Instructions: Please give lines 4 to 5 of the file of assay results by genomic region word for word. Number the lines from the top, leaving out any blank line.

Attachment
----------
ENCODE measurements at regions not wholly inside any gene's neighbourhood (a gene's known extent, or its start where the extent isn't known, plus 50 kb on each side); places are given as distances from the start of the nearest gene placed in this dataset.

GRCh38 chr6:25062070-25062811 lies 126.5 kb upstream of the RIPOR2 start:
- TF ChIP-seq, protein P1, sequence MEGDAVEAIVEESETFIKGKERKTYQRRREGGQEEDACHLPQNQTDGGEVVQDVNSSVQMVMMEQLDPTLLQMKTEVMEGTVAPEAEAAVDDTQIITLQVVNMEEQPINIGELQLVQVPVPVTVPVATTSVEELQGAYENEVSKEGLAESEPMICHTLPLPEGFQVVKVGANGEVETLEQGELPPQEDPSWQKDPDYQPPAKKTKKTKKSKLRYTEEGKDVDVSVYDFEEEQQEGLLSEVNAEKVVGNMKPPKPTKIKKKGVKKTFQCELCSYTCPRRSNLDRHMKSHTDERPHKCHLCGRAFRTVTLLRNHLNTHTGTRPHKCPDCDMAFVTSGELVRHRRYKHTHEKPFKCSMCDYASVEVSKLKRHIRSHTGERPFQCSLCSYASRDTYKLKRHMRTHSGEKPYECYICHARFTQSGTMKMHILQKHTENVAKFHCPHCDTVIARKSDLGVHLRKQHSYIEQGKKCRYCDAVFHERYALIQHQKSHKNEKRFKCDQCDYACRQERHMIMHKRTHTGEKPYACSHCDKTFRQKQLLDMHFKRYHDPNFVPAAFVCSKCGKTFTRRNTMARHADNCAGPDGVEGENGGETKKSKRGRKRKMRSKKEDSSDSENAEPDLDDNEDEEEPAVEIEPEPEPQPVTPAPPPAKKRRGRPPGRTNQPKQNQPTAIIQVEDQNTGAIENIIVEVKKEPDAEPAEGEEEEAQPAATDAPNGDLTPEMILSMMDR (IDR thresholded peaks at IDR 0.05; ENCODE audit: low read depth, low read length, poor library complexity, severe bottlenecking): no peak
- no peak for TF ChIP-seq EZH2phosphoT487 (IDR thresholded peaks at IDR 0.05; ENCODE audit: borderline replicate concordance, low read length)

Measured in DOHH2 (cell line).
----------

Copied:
- no peak for TF ChIP-seq EZH2phosphoT487 (IDR thresholded peaks at IDR 0.05; ENCODE audit: borderline replicate concordance, low read length)

Measured in DOHH2 (cell line).